Béla Bartók (b. Nagyszentimiklós, Hungary, 25 March 1881; d. New York City 26 September 1945) was a famous Hungarian composer and pianist. He was one of the most important and original composers of the 20th century. He became very interested in folk music and travelled a lot in Hungary and other countries, including Romania, listening to the folk songs which the country people sang. He often used the style of these songs in his music. He is famous for his piano music, string quartets and several pieces for orchestra including one called Concerto for Orchestra. Bartók’s harmonies and lively rhythms were sometimes quite new to classical music and some audiences found them difficult to understand at first.
Childhood and early years change
Béla Bartók was born in the small town of Nagyszentmiklós. In those days it was in the Austro-Hungarian Empire, but today it is in Romania. When he was very small he showed great musical talent, and his mother taught him to play the piano.
Béla was often ill when he was a child. When he was seven his father died, and his mother took him and his sister to live in Nagyszőlős (today it is called Vinogradiv and is in the Ukraine), and then to Pozsony (today it is Bratislava in Slovakia). There he gave his first public recital when he was eleven. He included some music which he had composed himself.
Early musical career change
Soon he was studying the piano with István Thoman who had studied with the famous Franz Liszt. He had lessons in composition from János Koessler at the Royal Academy of Music in Budapest. There he met the composer Zoltán Kodály, who was a great influence on him and who became a lifelong friend.
He soon started to compose longer pieces of music. He liked the music of Richard Strauss and Claude Debussy and these influenced his style of music. He started to be interested in folk music. This can be heard in the first of his six string quartets.
Bartók and Kodály travelled together into the countryside to collect and study old Hungarian folk melodies. People in those days thought that real Magyar (old Hungarian) folk music was Gypsy music. Bartók and Kodály showed that there were other traditions beside these. They found music which used pentatonic scales similar to those used in some parts of Asia. The two composers started to use these folk ideas in their own compositions. Kodály often quoted (copied) actual folk songs in his own music, while Bartók preferred to compose music which sounded like folksong without actually copying it.
Middle years and career change
In 1909, Bartók married Márta Ziegler. Their son, also named Béla, was born in 1910.
In 1911, Bartók wrote his only opera, Bluebeard's Castle. There are only two singers in the opera: Bluebeard and his wife Judith. He also wrote a ballet called The Wooden Prince. This started to make him famous abroad. Another ballet, The Miraculous Mandarin, is even more famous today. It shows the influence of Igor Stravinsky, Arnold Schoenberg, as well as Richard Strauss. He wrote a lot of chamber music including a total of 6 string quartets, 2 violin sonatas and a Sonata for Two Pianos and Percussion. He wrote some pieces for smaller orchestras: Divertimento for strings and Music for Strings, Percussion and Celesta.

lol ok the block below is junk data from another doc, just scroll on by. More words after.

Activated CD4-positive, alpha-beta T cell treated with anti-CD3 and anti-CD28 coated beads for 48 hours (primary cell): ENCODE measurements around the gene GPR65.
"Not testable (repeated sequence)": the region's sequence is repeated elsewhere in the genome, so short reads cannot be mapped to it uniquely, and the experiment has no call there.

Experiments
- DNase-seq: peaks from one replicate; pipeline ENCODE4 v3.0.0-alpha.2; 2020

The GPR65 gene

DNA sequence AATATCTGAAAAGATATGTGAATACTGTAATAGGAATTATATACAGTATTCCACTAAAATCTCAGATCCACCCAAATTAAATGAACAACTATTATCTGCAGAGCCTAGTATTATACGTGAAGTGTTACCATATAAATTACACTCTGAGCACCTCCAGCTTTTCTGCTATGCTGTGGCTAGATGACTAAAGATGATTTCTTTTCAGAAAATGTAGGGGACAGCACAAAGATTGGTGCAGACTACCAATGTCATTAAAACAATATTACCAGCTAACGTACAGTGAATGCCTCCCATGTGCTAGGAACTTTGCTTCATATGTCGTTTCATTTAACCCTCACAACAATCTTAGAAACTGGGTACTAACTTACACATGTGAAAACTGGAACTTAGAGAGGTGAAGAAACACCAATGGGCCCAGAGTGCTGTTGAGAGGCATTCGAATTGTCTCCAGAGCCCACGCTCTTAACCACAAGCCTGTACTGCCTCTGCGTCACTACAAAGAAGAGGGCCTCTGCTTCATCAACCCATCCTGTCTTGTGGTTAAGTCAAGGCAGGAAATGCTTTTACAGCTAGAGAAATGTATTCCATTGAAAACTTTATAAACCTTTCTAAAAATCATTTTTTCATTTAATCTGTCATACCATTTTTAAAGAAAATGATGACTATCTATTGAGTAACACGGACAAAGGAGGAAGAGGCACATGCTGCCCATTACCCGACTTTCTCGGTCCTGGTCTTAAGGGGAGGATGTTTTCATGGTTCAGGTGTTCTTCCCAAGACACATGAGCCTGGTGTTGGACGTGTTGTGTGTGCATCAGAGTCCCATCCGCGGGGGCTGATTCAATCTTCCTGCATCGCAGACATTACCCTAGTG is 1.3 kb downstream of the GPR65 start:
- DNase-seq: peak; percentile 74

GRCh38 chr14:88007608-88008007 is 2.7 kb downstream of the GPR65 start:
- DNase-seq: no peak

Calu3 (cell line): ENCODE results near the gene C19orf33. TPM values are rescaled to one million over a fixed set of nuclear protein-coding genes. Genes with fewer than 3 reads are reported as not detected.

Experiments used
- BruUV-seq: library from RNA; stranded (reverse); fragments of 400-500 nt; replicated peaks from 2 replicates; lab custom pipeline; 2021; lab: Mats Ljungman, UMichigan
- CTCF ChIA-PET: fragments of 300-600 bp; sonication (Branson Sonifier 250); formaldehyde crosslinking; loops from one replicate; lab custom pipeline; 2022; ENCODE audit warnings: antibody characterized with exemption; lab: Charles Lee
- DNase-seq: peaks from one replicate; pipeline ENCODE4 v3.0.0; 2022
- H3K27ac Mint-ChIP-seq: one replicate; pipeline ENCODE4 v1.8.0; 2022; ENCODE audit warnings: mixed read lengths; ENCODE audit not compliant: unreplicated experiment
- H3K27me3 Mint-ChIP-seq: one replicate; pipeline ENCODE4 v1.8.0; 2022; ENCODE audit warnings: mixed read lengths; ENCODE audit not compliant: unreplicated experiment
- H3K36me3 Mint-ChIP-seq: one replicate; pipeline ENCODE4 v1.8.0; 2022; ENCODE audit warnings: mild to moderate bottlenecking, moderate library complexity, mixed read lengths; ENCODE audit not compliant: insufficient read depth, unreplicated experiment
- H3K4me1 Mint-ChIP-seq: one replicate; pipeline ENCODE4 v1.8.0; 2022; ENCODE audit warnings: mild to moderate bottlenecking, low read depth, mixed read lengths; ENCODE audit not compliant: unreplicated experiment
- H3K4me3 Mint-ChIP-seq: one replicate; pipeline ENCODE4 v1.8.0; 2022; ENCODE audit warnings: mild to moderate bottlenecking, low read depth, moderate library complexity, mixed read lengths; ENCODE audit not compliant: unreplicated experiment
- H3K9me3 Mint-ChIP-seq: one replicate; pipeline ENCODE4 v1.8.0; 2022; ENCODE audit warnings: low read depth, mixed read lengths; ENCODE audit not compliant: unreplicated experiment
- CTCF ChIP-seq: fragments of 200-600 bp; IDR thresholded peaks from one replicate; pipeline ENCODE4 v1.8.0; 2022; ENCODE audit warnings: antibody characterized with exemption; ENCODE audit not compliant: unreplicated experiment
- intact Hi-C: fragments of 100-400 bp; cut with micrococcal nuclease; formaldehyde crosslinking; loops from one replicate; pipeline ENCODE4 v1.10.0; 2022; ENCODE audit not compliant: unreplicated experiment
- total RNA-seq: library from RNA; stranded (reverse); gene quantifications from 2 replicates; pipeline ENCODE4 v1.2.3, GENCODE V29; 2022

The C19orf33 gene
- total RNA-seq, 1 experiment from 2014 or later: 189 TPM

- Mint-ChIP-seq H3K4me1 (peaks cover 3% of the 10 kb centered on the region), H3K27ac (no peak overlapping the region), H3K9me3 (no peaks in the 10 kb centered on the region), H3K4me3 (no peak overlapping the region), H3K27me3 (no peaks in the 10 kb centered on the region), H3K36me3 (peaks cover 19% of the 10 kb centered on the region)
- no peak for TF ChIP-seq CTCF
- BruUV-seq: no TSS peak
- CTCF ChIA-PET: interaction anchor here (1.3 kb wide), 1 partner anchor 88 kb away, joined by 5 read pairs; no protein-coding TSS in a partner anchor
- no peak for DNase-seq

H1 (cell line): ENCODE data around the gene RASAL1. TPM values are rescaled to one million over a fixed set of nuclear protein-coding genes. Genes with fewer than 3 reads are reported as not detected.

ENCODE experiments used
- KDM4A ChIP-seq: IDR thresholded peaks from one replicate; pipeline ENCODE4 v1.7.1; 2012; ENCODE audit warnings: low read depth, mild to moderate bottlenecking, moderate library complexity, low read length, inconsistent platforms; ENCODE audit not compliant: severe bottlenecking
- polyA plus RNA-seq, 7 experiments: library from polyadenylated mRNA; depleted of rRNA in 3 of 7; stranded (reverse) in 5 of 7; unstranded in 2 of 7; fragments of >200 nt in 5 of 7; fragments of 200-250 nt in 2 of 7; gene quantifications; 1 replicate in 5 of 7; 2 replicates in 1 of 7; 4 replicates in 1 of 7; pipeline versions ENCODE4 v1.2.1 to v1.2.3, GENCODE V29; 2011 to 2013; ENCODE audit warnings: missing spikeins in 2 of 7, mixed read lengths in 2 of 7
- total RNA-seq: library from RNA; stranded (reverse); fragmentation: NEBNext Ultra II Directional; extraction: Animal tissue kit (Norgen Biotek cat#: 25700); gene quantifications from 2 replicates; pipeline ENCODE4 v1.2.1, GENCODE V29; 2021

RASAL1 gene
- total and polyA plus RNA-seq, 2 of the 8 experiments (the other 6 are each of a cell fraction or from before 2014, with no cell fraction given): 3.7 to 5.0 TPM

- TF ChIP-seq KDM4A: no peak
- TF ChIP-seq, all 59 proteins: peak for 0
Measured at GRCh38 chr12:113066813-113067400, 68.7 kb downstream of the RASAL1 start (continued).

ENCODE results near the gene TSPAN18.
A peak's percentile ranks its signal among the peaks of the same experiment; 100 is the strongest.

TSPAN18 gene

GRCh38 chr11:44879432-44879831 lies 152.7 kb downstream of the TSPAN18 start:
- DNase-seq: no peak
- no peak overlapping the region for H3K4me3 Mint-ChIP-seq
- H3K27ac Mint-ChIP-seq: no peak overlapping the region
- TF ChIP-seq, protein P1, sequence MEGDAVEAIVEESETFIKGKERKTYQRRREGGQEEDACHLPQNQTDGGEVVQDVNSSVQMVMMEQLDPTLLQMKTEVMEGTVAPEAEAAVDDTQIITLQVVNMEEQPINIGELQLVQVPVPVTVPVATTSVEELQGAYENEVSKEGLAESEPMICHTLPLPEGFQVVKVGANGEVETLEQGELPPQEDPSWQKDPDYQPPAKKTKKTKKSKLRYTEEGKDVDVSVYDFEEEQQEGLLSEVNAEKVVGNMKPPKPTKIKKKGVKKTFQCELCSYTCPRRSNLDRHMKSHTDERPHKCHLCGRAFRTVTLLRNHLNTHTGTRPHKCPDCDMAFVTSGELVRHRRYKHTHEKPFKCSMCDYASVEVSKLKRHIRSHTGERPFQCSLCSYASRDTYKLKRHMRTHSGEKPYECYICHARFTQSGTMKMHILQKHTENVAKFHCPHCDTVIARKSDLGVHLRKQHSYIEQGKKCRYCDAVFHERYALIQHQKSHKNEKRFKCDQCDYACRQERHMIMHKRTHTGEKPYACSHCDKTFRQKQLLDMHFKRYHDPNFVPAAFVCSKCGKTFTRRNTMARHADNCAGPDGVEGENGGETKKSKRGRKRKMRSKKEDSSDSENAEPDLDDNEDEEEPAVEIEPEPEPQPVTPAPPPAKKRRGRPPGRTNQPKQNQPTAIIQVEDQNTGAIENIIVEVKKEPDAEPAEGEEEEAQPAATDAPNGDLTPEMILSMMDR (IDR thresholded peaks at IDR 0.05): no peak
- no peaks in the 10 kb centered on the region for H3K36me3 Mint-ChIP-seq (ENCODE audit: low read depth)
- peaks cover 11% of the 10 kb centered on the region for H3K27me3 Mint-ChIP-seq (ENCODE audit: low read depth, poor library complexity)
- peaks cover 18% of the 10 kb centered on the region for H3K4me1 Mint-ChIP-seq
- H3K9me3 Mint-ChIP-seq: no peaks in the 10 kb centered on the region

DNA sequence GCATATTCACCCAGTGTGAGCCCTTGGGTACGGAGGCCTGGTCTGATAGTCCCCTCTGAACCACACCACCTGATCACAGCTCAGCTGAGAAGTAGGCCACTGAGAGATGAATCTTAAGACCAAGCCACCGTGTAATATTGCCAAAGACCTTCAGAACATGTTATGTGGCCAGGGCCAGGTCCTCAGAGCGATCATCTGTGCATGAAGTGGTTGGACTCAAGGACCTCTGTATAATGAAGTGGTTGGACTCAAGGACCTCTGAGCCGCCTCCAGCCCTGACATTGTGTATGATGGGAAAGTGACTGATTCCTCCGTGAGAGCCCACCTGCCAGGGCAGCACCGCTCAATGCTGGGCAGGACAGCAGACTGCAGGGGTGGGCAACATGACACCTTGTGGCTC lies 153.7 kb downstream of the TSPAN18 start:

Bartók divorced Márta in 1923, and married a piano student, Ditta Pásztory. His second son, Péter, was born in 1924.
World War II and later career change
When World War II broke out Bartók criticized the Nazis. After they came into power in Germany, he refused to give concerts there and did not use his German publisher. His political ideas gave him a great deal of trouble in Hungary.
Having first sent his manuscripts out of the country, Bartók felt he had to emigrate to the USA with Ditta Pásztory. They lived in New York City. Their son Péter joined them in 1942 and later joined the United States Navy. Bartók ‘s older son Béla stayed in Hungary.
Bartók did not feel comfortable in the US, and found it very difficult to compose. He was also not very well known in America, and not many people were interested in his music. He and his wife Ditta gave concerts, and for a while, they were given some money to work on a collection of Yugoslav folk songs. They did not have very much money, although he had some friends who gave them enough to live on. Serge Koussevitsky asked him to write the Concerto for Orchestra . This soon became Bartók's most popular work, and brought him some money. He was also asked by Yehudi Menuhin to write a Sonata for Solo Violin. This seemed to make him interested again in composing, and he went on to write his Piano Concerto No. 3 and began work on his Viola Concerto.
Bartók died by polycythemia in New York City from on 26 September 1945, aged 64. He left the Viola Concerto unfinished at his death; it was later finished by his pupil Tibor Serly.
Bartók’s music has many modern techniques such atonality, bitonality and modern harmonies. He often uses different kinds of scales (not just major and minor ones), and very complicated rhythms. A lot of these are inspired by the folk music he heard. He wrote a lot of piano music, including some easy pieces for people who are learning the piano. This includes a collection of pieces in six volumes called Mikrokosmos which are very popular with young musicians today.